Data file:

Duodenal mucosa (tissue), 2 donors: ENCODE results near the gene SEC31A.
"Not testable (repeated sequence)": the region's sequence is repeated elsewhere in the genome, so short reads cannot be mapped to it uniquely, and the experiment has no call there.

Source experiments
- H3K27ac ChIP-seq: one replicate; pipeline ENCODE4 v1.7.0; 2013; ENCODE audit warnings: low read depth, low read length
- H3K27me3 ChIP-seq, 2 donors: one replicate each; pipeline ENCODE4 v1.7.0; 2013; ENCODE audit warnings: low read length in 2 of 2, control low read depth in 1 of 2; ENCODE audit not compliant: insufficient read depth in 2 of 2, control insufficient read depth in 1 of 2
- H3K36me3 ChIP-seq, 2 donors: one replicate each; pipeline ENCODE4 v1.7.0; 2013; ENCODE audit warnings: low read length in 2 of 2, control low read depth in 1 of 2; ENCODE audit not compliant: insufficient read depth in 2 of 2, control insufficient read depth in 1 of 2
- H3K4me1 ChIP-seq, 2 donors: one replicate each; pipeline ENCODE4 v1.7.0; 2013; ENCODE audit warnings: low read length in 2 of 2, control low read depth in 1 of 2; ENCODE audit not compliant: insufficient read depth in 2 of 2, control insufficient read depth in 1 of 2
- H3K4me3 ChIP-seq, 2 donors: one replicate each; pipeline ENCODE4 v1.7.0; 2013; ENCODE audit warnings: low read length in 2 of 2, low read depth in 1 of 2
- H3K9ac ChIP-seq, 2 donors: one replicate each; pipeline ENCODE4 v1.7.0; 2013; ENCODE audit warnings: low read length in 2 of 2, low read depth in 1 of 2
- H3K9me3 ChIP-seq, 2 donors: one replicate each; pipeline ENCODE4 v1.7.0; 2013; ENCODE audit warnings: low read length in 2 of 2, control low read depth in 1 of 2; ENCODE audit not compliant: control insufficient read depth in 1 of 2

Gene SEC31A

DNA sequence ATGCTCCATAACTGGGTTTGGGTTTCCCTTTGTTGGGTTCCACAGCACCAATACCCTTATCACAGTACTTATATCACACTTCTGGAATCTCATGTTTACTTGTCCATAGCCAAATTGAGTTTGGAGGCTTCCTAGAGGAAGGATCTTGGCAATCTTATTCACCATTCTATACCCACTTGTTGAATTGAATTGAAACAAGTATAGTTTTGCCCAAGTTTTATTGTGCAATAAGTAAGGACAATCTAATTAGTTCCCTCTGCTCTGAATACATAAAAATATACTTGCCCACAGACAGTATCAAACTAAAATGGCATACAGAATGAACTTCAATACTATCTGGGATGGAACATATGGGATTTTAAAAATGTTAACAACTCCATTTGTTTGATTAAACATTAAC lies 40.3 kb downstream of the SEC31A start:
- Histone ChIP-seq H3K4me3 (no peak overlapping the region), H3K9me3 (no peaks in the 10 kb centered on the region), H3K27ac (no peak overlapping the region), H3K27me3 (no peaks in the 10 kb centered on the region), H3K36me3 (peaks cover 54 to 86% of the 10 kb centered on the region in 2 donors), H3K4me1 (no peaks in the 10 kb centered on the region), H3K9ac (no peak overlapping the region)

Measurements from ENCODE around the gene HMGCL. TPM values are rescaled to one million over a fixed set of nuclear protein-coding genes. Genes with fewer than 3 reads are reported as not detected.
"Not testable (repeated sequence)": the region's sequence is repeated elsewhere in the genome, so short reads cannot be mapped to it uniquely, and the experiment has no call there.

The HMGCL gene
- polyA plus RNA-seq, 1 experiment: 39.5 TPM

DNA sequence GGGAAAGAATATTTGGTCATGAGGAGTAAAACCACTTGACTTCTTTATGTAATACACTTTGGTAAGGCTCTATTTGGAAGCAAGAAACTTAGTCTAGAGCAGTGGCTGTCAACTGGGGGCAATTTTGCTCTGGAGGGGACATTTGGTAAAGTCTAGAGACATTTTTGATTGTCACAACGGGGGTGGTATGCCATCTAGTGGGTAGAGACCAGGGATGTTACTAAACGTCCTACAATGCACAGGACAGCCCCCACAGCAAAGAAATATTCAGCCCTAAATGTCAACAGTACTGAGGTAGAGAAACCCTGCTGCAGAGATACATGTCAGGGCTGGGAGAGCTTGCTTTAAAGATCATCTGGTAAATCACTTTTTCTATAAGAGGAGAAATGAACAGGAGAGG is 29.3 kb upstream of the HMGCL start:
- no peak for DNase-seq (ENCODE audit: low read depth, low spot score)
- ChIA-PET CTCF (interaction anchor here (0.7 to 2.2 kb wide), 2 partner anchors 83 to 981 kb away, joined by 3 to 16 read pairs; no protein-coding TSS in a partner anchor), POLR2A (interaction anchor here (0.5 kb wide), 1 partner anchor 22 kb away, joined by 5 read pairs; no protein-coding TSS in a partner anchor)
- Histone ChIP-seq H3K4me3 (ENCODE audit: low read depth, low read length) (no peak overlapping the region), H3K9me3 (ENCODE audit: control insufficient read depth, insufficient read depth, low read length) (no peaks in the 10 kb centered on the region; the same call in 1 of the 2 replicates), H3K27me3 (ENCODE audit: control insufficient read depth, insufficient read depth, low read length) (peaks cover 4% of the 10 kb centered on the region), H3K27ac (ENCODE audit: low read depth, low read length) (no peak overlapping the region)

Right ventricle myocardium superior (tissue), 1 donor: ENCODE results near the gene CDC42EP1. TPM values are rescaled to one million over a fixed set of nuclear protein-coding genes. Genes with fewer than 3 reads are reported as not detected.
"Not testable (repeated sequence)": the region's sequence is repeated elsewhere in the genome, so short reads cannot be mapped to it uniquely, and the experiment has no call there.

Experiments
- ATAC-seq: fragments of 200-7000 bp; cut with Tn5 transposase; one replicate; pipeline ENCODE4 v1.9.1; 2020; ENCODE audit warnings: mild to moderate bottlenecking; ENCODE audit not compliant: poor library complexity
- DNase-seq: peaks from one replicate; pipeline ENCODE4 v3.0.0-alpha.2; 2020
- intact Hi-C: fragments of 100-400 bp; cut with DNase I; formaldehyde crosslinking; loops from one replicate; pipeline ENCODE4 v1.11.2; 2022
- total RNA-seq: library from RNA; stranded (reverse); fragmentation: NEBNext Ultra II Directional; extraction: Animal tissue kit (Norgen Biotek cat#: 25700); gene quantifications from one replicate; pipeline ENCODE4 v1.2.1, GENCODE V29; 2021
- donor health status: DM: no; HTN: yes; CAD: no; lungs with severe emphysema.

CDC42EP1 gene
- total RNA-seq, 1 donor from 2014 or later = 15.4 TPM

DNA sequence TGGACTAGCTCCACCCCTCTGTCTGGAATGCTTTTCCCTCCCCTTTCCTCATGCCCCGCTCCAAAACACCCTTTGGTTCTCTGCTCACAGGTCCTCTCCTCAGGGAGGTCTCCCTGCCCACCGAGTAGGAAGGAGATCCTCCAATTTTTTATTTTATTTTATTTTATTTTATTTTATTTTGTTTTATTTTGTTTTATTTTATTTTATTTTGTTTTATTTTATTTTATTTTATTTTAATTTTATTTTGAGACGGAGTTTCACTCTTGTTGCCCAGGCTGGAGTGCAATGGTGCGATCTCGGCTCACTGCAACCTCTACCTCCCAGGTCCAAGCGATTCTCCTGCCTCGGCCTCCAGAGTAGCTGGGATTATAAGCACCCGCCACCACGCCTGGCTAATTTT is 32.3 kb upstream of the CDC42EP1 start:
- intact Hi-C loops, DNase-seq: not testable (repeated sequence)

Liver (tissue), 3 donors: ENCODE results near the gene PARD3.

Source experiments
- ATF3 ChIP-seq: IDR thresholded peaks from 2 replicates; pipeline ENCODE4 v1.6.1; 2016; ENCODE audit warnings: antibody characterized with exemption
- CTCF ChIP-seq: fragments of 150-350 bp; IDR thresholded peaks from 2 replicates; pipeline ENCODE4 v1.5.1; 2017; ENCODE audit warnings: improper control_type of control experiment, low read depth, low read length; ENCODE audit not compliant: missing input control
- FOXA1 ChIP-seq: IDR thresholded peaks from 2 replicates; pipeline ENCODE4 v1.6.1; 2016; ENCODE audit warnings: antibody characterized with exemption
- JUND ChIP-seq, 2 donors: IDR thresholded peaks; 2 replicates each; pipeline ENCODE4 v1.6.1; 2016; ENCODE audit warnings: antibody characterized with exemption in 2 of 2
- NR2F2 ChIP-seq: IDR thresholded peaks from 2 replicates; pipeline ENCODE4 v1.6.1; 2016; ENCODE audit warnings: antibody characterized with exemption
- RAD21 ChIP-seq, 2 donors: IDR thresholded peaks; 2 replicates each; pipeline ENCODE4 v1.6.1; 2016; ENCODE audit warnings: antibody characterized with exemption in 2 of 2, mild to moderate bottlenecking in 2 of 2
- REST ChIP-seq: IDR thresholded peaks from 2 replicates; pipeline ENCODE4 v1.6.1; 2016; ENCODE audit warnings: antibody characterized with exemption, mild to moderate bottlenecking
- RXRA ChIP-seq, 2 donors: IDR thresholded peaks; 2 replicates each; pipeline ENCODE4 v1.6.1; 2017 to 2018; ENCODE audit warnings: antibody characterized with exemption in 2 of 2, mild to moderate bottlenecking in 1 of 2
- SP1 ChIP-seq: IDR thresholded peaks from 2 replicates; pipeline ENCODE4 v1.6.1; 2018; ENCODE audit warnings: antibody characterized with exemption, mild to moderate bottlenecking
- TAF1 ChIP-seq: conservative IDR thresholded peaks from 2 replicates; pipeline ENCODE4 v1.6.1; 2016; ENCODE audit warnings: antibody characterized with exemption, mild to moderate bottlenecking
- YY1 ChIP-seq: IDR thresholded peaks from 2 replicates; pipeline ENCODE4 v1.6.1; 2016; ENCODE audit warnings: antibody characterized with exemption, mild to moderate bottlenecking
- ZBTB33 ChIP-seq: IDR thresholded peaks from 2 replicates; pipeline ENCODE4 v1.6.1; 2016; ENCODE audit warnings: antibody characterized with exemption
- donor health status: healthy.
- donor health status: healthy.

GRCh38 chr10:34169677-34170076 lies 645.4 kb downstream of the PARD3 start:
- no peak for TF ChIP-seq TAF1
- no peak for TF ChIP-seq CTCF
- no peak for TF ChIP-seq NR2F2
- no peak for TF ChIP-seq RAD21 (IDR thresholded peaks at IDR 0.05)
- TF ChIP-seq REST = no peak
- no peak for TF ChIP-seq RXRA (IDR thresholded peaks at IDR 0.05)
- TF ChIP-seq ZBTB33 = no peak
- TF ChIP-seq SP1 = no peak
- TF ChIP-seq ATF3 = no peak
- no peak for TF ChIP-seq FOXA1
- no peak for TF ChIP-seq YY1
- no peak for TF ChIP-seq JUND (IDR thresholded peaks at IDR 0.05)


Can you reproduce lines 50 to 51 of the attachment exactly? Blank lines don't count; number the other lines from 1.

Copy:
GRCh38 chr10:34169677-34170076 lies 645.4 kb downstream of the PARD3 start:
- no peak for TF ChIP-seq TAF1